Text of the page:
The Mandatory Nature of CPD

Love it or hate it, we all have to do continuing professional development (CPD).

One lawyer hated it so much that he refused to do it at all. When the Law Society of Manitoba automatically suspended him, he took his challenge all the way to the Supreme Court of Canada.

As you might expect, the lawyer was unsuccessful on his appeal in Green v. Law Society of Manitoba, released this week. The law society was empowered under the Legal Profession Act to achieve its mandate of self-regulation and protecting the public interest. The power to create a CPD scheme must also come with the power to enforce a CPD scheme.

Justice Abella’s dissent didn’t take issue with the ability of the law society to suspend a lawyer for refusing to follow the rules. She took issue with their ability to do so automatically, without a right to hearing or opportunity to make representations. Of course the suspended lawyer did make representations, but only in his application for declaratory relief to the court, and through his counsel.

The lawyer in question had been practicing for over 60 years, which is quite an accomplishment in itself. He likes to point out that there was no (official) indication of incompetence necessitating his suspension. Perhaps it’s for the best, but he’s chosen to retire now rather than to take the mandatory CPD, which would have automatically had him reinstated.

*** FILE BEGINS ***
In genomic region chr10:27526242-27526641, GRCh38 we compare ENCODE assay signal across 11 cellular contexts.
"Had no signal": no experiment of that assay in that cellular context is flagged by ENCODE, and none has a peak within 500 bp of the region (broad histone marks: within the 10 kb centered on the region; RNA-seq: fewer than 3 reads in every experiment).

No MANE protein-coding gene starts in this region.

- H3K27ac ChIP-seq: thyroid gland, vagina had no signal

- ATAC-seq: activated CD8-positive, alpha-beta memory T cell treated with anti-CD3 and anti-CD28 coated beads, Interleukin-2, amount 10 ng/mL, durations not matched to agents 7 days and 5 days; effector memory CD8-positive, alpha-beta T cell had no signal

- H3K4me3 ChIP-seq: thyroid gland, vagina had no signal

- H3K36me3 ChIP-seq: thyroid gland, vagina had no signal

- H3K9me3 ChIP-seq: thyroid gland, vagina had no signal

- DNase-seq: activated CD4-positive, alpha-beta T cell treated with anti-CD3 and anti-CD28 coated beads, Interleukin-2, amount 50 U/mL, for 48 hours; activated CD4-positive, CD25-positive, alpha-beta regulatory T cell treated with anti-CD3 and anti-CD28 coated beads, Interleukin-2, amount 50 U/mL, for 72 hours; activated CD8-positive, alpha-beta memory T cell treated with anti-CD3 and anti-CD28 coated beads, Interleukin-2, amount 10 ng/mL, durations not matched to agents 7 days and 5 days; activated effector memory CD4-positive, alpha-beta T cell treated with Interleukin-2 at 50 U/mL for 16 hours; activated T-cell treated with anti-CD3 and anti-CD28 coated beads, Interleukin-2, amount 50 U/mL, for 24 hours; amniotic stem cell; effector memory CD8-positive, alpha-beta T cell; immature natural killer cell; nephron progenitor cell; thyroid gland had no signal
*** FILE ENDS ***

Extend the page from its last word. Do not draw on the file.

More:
Aside from the fact that he was being compelled to do it, I’m not exactly sure what the lawyer was objecting to with mandatory CPD. Granted, many lawyers simply complete it to check off a box. But many more actually benefit from CPD, gaining useful insight into strategy and techniques, obtaining copies of checklists and precedents, or learning about new and emerging areas of law.

The social aspect of CPDs are also a significant draw. The isolation often experienced by practice is often ameliorated by greater informal interactions in the bar. Frequent interactions of this type are also likely to enhance civility.

Of course if you hate all the other lawyers in your jurisdiction and want nothing to do with them, there are still other options. If you’re feeling particularly like a recluse, you can often engage in self-study. However, I don’t think this lawyer was a particular hermit because he was a life-bencher of Manitoba’s law society. Those guys like to talk.

I’ve lived in Manitoba though, and I know how cold it gets in winters. Sometimes you just want to stay home. These days you can do all your CPD by webinar, but that presumes you have a computer and know how to use it. If you don’t, well, there is CPD for that as well.

Personally, I’d be interested in hearing more from this lawyer about his objections to mandatory CPD. Maybe in person. Possibly at a conference.

The reason I know that will never happen is that speaking at a legal conference is also usually eligible for CPD credits. If we did give this lawyer to speak at a conference, his entire case would automatically fall apart.